Rule 6: Changing technology is easy; changing people is hard. It’s astounding that people look at the cost of a new system, and don’t factor in the cost for training, supplies and maintenance for someone to use it properly. If you’ve had a sixteen year old looking to drive a car, you normally try to enlighten them about the costs of gas, maintenance, insurance, tickets and accidents. If you don’t want to see your new technology purchases go to waste, it takes training people (drivers ed), supplying the right support (gas), fixing error (accidents), and constant up-keep (maintenance) to make technology changes effective. Normally, your company can only take one major system change every 12 to 18 months.
Rule 7: Like winning, Speed is the only thing. If the technology is not going to make you faster and easier for you to do your work, it quickly dies. But remember, faster is a relative thing. Once everyone has adopted the same technology, you have to find the next winning edge. Luckily for you, most companies have the same Rule 6 to contend with.
Rule 8: If you’re in business, you use technology as an extension of yourself. Don’t believe me? What would happen if you lose your emails, proposals, contracts, client data or the hard drive that keeps all those digital photos or music were to crash? They’re somewhere in your computer, phone or Internet service. If you value that stuff, maybe you’ll understand why someone would be wiling to pay over $5,000 to recover their hard drive data, or sue Sprint because they’re backup service lost some of their contacts. Did you know that 40 percent of all iPhone users sleep with it on their pillow?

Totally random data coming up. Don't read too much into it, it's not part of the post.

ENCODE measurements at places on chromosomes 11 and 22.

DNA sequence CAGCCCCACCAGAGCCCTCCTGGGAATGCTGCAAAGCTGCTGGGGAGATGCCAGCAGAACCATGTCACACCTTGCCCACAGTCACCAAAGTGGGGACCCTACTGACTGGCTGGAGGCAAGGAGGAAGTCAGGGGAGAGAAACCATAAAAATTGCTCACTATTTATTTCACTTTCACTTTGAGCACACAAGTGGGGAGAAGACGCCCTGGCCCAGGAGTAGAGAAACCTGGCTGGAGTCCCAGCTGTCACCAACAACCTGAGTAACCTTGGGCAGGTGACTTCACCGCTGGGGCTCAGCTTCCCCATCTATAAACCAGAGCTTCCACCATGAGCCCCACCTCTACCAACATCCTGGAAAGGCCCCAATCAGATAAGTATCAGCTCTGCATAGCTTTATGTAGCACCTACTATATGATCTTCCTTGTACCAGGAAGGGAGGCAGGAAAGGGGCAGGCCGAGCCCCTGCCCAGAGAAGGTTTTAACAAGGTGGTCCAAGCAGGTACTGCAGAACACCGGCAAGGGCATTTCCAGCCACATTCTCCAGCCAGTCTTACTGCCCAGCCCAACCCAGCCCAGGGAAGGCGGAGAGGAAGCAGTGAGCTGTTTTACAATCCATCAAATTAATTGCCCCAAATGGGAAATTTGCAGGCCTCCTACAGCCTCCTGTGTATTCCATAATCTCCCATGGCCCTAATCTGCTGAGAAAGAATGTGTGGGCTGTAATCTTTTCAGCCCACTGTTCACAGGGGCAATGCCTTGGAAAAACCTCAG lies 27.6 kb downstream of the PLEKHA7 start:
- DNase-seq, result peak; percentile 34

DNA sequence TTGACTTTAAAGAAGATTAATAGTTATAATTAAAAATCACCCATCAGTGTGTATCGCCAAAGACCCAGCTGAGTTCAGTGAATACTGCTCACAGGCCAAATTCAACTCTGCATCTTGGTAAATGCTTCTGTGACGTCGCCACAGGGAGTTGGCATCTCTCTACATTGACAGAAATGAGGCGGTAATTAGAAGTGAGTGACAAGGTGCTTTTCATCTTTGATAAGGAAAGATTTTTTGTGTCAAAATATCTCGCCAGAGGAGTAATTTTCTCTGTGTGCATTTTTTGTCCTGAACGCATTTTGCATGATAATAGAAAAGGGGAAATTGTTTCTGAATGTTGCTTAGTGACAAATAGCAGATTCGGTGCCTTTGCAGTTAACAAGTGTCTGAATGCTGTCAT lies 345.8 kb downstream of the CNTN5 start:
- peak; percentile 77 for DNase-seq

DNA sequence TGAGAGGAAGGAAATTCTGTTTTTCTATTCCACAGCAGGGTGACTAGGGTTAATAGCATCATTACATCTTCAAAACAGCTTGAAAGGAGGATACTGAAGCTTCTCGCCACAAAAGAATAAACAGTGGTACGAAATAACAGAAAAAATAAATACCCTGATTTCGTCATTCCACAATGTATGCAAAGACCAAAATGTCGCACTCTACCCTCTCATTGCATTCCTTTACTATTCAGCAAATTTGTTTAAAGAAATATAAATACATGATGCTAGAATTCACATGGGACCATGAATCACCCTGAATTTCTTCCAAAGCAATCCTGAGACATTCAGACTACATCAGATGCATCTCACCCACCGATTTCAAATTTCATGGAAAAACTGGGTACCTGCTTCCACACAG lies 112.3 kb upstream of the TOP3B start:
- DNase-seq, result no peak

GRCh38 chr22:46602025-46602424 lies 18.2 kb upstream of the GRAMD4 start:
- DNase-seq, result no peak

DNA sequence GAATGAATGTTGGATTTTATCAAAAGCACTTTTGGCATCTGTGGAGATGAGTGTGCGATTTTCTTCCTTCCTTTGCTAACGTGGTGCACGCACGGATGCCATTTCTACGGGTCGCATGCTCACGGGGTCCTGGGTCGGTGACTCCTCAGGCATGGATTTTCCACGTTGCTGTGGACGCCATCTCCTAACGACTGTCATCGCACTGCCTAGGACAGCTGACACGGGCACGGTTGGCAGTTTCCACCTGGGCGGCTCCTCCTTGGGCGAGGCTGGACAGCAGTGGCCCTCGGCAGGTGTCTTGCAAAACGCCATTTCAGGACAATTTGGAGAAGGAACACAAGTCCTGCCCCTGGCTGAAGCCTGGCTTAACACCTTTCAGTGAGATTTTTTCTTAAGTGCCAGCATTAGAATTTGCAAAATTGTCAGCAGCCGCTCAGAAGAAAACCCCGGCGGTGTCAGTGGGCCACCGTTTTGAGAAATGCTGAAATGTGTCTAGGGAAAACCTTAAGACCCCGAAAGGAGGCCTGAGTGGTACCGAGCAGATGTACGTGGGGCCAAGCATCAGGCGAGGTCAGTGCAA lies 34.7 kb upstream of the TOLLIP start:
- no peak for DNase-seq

Rule 9: Everyone has a nice paint job. You have to know how to differentiate. The only way to accomplish this is to know what you need faster or easier. For example, all accounting software performs basic accounting, but if you’re a service company, you better have a system that can make service tickets easily. Or if you do retail sales, the accounting system better do point-of-sale. Differentiation is about the 80 percent of your work you need technology to do for you.
Rule 10: Everything wears out. Nothing lasts forever. Seems obvious, but it’s shocking to me when clients are stunned that repairing something costs more than the purchase of the item. In the case of a PC, that’s usually because of Rule 8, the stuff inside the PC is more valuable than the PC itself. If you don’t constantly maintain your systems, like regular patching, optimizing, spyware scanning and backups, don’t be surprised when you have a whopper of a repair bill.
We help our clients move forward in their business using technology. We can’t make change painless, but by following some basic rules, we’ve been able to help people anticipate and maximize their technology solutions.